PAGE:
Sturrock has chosen to split these ‘remarkable’ letters into seven main sections, spanning specific periods between 1925 and 1965. The letters themselves were sent to Sofie from Weston-Super-Mare and Kenya, from Egypt and Texas, from Iraq and Canada. They detail Dahl’s experiences with the Royal Air Force during the Second World War, and the various postings he was given, many of which he had to be rather secretive about. The approach which Sturrock has made here is wonderful; he provides an index of locations, along with corresponding symbols for each, and has mapped them too.
Love From Boy is so nicely laid out, and include copies of Dahl’s original letters at times. The introductions to each section are heartfelt; Sturrock helps to contextualise the letters, as well as adding thoughtful comments and biographical details. In the second section, for example, when Dahl is at his second boarding school, Sturrock says: ‘Whether tobogganing down a hill, rioting on a train, chucking powder around his dormitory, or climbing illicitly up the tower of Repton Church, the letters convey an exultant and infectious delight in the adventures of childhood, and a sense that these simple, unsophisticated pleasures can put misery and adversity to flight.’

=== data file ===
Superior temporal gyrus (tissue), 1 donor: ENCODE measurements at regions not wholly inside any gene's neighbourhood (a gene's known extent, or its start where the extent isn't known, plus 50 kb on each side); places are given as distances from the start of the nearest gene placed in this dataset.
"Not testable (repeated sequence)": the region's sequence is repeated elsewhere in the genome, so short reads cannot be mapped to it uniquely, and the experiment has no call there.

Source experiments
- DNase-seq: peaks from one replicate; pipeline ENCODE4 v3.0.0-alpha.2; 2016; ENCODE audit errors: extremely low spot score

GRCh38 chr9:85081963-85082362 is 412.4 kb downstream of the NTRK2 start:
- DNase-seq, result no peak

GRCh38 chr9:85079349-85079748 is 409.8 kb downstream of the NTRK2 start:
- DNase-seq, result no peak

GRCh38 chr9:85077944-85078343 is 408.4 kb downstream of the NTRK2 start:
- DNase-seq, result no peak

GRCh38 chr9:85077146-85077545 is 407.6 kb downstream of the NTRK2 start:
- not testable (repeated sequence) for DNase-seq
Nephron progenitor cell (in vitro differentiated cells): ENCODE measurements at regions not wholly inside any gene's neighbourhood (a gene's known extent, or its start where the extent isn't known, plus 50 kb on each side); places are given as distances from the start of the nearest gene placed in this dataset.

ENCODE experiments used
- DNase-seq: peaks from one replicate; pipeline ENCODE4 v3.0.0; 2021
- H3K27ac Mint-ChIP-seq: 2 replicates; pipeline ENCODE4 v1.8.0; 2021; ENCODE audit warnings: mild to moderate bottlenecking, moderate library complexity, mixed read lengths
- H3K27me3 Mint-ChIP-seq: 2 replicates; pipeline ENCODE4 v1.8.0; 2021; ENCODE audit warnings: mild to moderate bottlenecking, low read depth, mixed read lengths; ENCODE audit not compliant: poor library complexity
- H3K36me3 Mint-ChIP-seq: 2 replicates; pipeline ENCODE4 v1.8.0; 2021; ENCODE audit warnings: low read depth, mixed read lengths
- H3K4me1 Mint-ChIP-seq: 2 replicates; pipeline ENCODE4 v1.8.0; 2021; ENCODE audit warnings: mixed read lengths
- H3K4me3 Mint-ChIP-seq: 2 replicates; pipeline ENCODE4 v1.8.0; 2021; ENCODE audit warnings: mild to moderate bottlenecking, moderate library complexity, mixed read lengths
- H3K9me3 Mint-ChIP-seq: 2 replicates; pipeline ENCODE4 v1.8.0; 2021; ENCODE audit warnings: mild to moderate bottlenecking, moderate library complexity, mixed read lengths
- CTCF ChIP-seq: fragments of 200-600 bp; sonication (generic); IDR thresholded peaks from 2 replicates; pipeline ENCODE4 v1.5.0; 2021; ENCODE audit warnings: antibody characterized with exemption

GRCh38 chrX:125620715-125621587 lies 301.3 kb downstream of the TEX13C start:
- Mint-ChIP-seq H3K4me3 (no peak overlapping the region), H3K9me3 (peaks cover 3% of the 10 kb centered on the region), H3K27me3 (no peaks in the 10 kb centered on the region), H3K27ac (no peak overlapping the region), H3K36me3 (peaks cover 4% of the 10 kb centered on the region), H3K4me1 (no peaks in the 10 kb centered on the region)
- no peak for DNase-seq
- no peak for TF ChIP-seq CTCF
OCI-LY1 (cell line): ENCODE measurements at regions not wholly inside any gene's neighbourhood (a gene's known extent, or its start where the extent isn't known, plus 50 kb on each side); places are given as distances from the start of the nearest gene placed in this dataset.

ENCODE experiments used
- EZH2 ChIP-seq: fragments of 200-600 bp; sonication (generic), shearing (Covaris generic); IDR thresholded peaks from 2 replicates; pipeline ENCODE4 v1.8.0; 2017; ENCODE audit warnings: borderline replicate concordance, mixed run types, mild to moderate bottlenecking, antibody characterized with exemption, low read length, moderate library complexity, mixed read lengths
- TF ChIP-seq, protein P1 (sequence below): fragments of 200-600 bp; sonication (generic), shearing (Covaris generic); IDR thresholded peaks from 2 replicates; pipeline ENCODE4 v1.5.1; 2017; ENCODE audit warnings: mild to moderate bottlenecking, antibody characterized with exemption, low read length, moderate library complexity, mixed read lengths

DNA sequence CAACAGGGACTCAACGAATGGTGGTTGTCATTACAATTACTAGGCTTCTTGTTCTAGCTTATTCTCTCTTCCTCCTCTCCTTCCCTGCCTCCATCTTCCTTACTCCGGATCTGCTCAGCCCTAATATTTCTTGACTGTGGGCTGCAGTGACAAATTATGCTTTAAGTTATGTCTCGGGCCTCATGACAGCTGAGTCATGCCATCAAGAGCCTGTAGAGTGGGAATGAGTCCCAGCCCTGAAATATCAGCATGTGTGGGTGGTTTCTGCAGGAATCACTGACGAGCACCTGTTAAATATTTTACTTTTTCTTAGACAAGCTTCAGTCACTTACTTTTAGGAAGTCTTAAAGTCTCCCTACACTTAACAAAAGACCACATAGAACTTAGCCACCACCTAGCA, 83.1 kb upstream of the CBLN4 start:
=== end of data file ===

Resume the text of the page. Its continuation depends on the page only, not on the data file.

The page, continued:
Some of what Dahl recounts in his letters is so matter-of-fact that it becomes comical. In January 1927, at the age of ten, for instance, he writes: ‘I have not eaten any of what you gave me accept [sic] one little chocolate, and on Bristol Station Hoggart was sick, and when I looked at it I was sick but now I am quite all right.’ The way in which he writes is often charming and warmhearted, and his vocabulary very of its time; he speaks of a ‘topping lecture’, of a schoolmaster who has ‘got a long hanging ginger moustache, and is quite fat’, and asks, in 1927, ‘How much are the monkeys at Harrods? It would be rather nice to have one.’ Later, hilarious satirical comments are made about political figures, the likes of Hitler and Goebbels. When living in Dar es Salaam in 1939, Dahl writes: ‘It’s pleasant lying back and listening and at the same time watching the antics of Hitler and Mussolini who are invariably on the ceiling catching flies and mosquitoes. Perhaps I should explain that Hitler and Mussolini are 2 lizards which live in our sitting room.’
Love From Boy is such an endearing collection, and is a lovely book for any fan of Dahl’s to read. Sturrock’s selections give an insight both into Dahl’s life and his relationship with his mother, and allow readers to chart his changing loves and interests as time passes. Love From Boy is, too, a fantastic piece of social and biographical history, which is both entertaining and touching from start to finish. The letters here are full of character, as one would expect, and are a true delight to read.